Guardian bill passes first hurdle in Florida

Measure moves to Justice subcommittee

ORLANDO, Fla. – The House Children, Families and Seniors subcommittee on Thursday unanimously passed a guardianship bill that was recently introduced to the Florida legislature. The bill will now be presented to the Justice subcommittee for consideration.

Stakeholders in Florida’s guardianship program are trying to push legislation to increase oversight on state guardians, especially when it comes to how they handle their clients’ medical directives and money.

HB 709 was created after former Orlando based guardian Rebecca Fierle made headlines for placing do not resuscitate orders on patients who did not want to die. She’s also accused of double-billing both her patients and a local hospital to the tune of almost 4 million dollars without the courts even knowing.

“It helps those who cannot help themselves,” state Rep. Colleen Burton said, who helped draft and filed the bill.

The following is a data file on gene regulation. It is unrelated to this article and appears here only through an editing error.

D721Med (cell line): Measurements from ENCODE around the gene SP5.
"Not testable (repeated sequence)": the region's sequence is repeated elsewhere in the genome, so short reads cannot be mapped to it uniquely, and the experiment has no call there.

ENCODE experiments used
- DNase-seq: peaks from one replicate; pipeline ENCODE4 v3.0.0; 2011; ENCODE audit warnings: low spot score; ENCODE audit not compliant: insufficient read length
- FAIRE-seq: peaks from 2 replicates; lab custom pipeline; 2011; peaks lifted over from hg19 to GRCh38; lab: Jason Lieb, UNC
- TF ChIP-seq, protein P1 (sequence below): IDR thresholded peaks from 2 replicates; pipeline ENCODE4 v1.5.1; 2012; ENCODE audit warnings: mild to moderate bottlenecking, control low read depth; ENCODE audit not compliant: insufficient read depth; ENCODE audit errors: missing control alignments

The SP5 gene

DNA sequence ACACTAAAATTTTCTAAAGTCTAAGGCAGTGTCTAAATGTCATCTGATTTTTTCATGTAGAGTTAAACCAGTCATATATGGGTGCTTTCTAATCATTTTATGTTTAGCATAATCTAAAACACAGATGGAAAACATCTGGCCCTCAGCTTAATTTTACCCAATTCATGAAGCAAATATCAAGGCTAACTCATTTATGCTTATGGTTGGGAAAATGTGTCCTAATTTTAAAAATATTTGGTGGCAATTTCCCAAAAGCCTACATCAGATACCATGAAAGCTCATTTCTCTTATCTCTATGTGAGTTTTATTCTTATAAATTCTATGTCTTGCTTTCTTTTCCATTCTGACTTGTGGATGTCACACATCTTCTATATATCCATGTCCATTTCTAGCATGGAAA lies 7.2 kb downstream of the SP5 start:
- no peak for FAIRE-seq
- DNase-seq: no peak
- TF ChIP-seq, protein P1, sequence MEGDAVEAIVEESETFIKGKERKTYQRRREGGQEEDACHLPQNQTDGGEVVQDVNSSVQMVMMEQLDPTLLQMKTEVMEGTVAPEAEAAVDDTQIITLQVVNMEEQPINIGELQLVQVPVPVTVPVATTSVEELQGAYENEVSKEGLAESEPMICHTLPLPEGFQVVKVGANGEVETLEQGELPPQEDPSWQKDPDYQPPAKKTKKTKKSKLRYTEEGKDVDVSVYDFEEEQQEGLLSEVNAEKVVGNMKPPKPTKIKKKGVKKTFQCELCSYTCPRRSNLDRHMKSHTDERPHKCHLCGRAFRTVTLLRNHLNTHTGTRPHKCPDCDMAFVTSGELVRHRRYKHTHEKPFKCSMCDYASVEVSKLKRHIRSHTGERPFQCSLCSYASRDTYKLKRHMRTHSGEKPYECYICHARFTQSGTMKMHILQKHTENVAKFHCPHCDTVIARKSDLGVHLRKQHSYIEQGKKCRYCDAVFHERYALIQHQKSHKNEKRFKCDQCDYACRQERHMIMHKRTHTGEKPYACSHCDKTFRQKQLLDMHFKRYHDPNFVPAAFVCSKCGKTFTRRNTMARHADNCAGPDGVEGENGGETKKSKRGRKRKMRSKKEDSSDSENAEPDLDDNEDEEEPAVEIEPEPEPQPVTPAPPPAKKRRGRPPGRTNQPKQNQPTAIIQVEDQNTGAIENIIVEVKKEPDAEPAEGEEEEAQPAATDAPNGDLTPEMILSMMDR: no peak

Burton told the committee how the bill would prevent guardians from having absolute power over a patient’s medical and financial affairs and would prevent them from being able to receive any sort of kickbacks.

“We want to make sure we know everything that's coming in,” Burton said.

Burton told the committee the guardianship bill would provide at least one more layer of oversight in cases involving patients with DNR orders. HB 709 would also require more research be done to see if there are any alternatives to putting a guardianship in place.

“We had big meetings with lots of folks over the course of the early fall to talk about what can we do,” Burton said. “How can we craft, how can we narrowly craft a bill around guardianship that makes sure when somebody is in a position to not speak for themselves, that a decision is not made about their lives that may not be the decision they want made.”

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